Elderly masons build bridges for free in Vietnam
Tuoi Tre News
Updated : 05/01/2017 11:29 GMT + 7
A number of middle-aged and elderly masons in the Mekong Delta province of Dong Thap have voluntarily built civil works completely gratis to ease residents’ travel.
With a passion for helping others, a group of volunteers in Lai Vung District have formed to build bridges over crisscrossing streams and rivers, ensuring greater safety for residents, particularly school students, and facilitating their business.
The youngest member of the Lai Vung bridge construction team is almost 50 years old while the oldest is more than 80.
Despite their decrepit age, the masons always push their work to a high limit and the best quality with their hardworking attitude, devotion and true community spirit.
Under the blazing sun in mid-April, the team members, all bathed in sweat, were working briskly and performing delegated tasks seamlessly at the construction site of the Ba Dia Bridge in Tan Hoa Commune.
“The new bridge will be put to use in over one month, allowing trucks ready access to residents’ farms to carry melon and veggies to the markets. Local farmers will no longer sell their produce at low prices due to transport hurdles,” Vo Van Loc, head of the team, said excitedly.
Formed in 2008 with a few dozen elderly farmers, the team now has a membership of more than 115, who work tirelessly to construct bridges and streets in Lai Vung District and other localities across the Mekong Delta without receiving a single penny of salary.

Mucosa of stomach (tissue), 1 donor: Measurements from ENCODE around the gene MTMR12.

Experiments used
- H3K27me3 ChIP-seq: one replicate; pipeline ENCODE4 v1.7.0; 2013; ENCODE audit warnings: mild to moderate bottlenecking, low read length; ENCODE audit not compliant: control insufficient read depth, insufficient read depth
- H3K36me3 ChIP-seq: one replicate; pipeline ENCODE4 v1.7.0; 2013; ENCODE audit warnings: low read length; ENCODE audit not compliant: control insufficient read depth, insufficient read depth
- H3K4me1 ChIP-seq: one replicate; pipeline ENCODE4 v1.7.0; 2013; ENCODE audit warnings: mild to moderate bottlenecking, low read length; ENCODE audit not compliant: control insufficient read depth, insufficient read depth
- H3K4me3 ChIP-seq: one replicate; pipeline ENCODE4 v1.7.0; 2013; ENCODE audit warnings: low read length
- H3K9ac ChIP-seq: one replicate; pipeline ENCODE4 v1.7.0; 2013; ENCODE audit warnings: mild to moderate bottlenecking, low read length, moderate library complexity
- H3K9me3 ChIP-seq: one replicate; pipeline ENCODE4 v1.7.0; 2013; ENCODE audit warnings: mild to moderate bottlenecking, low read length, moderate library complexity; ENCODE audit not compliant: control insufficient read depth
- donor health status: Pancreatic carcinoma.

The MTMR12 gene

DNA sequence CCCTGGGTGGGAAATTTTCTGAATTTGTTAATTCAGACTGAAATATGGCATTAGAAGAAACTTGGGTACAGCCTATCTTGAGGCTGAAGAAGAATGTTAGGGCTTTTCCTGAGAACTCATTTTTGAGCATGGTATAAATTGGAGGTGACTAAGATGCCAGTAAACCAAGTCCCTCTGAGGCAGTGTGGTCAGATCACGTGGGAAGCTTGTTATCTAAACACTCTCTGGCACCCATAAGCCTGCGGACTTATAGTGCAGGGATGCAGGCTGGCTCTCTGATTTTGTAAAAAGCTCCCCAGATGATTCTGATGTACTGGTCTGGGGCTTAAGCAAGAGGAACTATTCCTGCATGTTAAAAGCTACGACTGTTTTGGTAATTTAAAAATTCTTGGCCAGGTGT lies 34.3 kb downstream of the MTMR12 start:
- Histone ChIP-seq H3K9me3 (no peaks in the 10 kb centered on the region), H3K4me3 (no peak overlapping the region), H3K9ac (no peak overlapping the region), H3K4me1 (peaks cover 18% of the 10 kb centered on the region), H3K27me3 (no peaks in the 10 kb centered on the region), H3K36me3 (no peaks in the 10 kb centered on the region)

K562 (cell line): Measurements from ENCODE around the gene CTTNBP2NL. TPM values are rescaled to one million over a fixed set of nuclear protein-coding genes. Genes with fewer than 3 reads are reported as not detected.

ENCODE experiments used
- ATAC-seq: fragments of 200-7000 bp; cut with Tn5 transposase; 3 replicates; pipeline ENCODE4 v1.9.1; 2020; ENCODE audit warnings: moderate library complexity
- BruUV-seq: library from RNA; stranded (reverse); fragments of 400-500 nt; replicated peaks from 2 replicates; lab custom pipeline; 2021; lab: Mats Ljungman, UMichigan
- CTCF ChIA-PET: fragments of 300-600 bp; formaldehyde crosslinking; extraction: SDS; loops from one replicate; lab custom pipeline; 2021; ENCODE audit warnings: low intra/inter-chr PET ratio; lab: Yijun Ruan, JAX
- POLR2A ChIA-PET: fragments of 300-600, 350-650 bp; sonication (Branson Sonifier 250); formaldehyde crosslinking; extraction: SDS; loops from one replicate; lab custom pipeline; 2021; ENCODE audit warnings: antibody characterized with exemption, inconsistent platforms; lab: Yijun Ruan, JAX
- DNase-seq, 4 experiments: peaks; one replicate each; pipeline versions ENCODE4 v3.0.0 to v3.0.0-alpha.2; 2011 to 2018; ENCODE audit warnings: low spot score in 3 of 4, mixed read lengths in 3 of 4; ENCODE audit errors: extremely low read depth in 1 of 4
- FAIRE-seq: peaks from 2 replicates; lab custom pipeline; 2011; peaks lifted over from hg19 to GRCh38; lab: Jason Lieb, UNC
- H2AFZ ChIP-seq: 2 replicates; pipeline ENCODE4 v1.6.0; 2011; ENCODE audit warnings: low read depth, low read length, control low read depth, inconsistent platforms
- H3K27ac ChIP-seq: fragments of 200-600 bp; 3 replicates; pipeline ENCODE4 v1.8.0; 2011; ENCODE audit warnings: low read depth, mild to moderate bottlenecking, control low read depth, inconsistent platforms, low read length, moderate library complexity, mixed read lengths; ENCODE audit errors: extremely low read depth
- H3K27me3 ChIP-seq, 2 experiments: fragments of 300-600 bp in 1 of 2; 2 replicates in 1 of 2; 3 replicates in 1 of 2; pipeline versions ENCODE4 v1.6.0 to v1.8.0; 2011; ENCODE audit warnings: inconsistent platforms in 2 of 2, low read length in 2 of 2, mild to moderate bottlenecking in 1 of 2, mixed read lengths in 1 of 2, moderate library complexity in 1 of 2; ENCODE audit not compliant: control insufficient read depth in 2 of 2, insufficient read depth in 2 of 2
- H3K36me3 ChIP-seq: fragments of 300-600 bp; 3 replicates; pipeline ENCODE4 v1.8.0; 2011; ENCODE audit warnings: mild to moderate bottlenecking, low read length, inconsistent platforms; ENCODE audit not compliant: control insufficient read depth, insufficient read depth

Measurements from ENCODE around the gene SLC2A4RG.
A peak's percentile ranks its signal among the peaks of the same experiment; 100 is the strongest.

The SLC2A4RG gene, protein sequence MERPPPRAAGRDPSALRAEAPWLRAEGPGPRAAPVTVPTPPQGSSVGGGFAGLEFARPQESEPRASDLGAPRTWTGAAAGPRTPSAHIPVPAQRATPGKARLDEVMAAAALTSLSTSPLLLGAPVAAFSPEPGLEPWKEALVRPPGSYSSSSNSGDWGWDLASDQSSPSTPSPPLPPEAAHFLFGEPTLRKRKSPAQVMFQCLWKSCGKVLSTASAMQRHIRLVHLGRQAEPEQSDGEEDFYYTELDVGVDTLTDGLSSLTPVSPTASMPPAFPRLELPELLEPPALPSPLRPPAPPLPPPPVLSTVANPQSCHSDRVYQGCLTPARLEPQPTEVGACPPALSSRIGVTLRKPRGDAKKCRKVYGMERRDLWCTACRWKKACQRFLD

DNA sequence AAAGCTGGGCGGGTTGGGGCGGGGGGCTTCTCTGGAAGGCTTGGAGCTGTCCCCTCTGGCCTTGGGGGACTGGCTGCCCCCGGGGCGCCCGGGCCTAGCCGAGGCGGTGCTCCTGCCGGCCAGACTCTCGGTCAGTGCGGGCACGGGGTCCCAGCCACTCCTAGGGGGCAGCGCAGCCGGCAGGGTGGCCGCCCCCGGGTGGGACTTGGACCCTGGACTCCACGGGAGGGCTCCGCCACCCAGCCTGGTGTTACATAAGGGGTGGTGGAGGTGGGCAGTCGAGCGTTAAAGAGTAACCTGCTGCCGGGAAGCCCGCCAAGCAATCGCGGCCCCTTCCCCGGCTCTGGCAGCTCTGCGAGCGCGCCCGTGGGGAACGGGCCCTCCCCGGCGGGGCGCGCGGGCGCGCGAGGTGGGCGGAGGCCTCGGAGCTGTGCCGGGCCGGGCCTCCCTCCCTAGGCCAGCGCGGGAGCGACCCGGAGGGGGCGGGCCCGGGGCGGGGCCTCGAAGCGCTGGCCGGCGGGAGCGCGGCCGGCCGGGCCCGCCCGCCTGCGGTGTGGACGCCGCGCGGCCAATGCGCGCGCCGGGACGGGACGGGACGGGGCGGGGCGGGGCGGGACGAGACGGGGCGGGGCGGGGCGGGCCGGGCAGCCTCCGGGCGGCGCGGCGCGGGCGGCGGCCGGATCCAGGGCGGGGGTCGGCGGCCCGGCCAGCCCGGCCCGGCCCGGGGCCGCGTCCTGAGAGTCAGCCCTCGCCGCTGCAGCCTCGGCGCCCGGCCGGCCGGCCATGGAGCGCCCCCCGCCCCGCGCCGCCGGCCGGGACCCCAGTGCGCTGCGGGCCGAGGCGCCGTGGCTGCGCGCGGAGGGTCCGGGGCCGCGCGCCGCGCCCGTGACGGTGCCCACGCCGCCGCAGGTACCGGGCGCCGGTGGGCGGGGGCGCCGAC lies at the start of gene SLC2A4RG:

“Travel to, from and within Lai Vung was particularly difficult years ago, as makeshift wooden and bamboo bridges over intersecting streams and rivers were a major deterrent to locals and students,” Loc explained the reason for setting up the team.
Huynh Van Dung, a seasoned member, said he and the others have grown ‘addicted’ to the job, as they feel uneasy if they do not work at the construction sites every few days.
“Many members cover a long distance to the sites every day without a single complaint, as the sooner the bridges are complete and open to traffic, the more residents will benefit,” Dung shared.
“Their jubilation is also ours,” he added.
In the early days, the team built only wooden and concrete bridges with a loading capacity of under 1.5 metric tons due to limited funding and inadequate civil engineering expertise.
As they have gradually gained more construction experience and more philanthropists have joined hands, the team has taken on larger-capacity bridges which allow trucks to get through easily.
Several physically challenged people have also joined the squad.
Nguyen Van Khoe, an Agent Orange victim, has been on the team for several years now.
Unable to take on arduous tasks, he opts for errands, such as measuring steel poles and bringing food and refreshments to the team members.
Cao Trong Danh, chief of the Lai Vung People’s Committee Office, observed the construction team has helped improve the locality’s traffic infrastructure.
“The senior members have put forth a lot of effort and sweat to build technically ensured walkways and complete them to everyone’s delight. Thanks to their hard work, dwellers in remote areas can now travel and do business with ease, which has given a boost to the local economy,” he noted.